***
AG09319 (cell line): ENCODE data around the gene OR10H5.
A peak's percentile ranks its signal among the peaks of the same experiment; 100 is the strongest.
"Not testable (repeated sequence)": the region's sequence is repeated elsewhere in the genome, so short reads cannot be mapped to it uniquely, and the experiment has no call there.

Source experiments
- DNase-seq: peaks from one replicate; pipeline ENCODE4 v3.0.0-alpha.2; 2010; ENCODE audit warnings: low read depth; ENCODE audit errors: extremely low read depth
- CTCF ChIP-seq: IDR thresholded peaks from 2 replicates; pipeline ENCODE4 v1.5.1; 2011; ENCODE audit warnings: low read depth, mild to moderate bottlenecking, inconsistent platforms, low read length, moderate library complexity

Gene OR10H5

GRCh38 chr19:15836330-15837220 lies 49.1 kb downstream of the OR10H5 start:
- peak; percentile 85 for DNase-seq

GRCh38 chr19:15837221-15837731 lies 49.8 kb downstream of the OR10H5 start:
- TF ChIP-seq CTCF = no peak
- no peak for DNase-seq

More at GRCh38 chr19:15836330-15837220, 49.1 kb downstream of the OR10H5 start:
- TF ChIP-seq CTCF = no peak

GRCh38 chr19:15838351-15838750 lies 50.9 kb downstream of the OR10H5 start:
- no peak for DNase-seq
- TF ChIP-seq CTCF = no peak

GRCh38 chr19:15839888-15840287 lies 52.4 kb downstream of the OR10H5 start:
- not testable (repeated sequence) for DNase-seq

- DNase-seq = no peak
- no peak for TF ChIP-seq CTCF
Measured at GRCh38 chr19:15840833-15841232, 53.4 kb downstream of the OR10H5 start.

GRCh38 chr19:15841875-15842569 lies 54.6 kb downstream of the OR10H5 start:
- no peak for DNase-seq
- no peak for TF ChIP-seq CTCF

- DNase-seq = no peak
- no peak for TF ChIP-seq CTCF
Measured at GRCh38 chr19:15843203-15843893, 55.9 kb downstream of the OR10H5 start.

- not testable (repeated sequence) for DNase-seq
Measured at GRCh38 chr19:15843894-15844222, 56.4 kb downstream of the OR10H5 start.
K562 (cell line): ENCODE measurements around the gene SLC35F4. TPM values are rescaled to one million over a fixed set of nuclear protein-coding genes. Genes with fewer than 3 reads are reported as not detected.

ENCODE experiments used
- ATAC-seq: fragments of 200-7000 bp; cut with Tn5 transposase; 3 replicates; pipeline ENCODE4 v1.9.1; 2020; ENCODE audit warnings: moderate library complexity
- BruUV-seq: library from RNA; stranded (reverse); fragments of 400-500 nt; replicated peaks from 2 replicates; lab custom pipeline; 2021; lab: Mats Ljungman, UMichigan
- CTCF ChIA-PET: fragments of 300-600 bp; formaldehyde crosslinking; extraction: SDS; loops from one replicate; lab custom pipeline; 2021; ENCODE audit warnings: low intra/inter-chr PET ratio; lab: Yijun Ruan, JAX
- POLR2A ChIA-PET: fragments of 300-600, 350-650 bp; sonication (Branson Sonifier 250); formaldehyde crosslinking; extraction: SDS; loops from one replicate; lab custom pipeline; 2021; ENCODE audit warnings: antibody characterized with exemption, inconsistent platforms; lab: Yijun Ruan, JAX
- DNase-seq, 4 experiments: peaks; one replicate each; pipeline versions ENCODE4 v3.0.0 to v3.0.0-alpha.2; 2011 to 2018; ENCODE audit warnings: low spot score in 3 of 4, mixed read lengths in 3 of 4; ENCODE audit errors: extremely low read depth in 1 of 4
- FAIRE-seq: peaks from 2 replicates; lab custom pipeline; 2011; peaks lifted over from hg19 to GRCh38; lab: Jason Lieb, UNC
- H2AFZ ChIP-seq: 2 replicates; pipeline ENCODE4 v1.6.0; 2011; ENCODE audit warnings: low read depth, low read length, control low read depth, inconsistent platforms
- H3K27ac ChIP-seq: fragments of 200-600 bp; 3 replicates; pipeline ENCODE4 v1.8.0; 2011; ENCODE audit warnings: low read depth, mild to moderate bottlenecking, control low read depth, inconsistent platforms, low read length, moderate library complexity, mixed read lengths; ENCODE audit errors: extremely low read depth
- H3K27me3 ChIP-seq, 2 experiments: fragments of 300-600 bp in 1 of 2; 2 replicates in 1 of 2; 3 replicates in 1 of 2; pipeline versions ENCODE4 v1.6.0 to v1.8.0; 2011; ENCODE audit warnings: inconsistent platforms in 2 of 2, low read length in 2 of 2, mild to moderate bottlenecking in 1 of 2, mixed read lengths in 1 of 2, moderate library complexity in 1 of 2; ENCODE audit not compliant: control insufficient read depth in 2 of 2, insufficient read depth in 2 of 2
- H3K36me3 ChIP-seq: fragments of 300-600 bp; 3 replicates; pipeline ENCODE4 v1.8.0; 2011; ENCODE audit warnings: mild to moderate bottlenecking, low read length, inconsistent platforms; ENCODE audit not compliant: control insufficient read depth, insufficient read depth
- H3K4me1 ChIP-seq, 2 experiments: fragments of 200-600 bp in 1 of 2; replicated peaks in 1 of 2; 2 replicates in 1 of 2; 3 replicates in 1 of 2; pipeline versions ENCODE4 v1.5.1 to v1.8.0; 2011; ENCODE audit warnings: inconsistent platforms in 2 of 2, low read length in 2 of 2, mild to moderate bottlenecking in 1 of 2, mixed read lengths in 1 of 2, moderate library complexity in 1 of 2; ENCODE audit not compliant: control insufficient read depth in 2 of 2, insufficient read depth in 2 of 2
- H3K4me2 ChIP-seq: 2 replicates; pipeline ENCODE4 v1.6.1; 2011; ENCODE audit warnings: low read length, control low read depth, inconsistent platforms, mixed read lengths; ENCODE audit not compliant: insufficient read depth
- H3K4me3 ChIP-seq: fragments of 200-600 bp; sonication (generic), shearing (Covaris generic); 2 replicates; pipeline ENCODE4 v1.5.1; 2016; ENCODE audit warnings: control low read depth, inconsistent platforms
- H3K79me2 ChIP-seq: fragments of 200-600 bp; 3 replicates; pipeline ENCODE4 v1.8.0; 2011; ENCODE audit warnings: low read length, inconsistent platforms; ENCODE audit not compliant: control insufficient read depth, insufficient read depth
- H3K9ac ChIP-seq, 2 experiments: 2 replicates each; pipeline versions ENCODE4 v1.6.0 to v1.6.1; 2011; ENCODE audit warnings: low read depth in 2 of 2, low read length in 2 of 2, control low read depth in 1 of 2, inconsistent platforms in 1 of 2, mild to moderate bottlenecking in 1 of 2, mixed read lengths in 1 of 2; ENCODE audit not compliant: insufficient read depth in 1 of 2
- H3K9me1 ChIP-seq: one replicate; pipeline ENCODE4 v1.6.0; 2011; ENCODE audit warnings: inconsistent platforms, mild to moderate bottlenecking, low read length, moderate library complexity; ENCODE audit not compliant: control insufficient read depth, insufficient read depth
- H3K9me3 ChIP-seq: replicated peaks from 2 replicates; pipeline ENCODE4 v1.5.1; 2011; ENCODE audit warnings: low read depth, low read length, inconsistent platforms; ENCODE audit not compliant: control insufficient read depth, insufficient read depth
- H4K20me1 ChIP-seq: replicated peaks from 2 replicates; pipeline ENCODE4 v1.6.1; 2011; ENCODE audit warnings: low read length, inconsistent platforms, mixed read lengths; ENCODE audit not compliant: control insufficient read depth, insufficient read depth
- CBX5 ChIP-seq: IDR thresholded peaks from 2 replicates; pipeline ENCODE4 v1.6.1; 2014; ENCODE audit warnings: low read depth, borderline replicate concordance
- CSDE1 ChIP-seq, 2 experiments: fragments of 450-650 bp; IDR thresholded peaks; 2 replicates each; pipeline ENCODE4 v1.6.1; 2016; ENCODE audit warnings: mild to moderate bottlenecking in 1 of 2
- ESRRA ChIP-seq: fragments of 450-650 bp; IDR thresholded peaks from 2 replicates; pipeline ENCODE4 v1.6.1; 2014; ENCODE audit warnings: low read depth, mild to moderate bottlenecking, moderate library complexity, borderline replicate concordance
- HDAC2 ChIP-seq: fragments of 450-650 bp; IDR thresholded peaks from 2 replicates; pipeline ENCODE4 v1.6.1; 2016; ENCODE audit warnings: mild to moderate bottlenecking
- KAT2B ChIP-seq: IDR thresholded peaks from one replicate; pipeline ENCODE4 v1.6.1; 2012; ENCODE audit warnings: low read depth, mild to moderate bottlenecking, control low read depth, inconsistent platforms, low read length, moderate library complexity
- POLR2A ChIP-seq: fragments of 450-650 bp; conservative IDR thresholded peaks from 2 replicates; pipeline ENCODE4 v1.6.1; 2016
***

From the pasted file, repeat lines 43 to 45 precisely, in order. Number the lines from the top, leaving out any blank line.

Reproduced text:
- H3K4me1 ChIP-seq, 2 experiments: fragments of 200-600 bp in 1 of 2; replicated peaks in 1 of 2; 2 replicates in 1 of 2; 3 replicates in 1 of 2; pipeline versions ENCODE4 v1.5.1 to v1.8.0; 2011; ENCODE audit warnings: inconsistent platforms in 2 of 2, low read length in 2 of 2, mild to moderate bottlenecking in 1 of 2, mixed read lengths in 1 of 2, moderate library complexity in 1 of 2; ENCODE audit not compliant: control insufficient read depth in 2 of 2, insufficient read depth in 2 of 2
- H3K4me2 ChIP-seq: 2 replicates; pipeline ENCODE4 v1.6.1; 2011; ENCODE audit warnings: low read length, control low read depth, inconsistent platforms, mixed read lengths; ENCODE audit not compliant: insufficient read depth
- H3K4me3 ChIP-seq: fragments of 200-600 bp; sonication (generic), shearing (Covaris generic); 2 replicates; pipeline ENCODE4 v1.5.1; 2016; ENCODE audit warnings: control low read depth, inconsistent platforms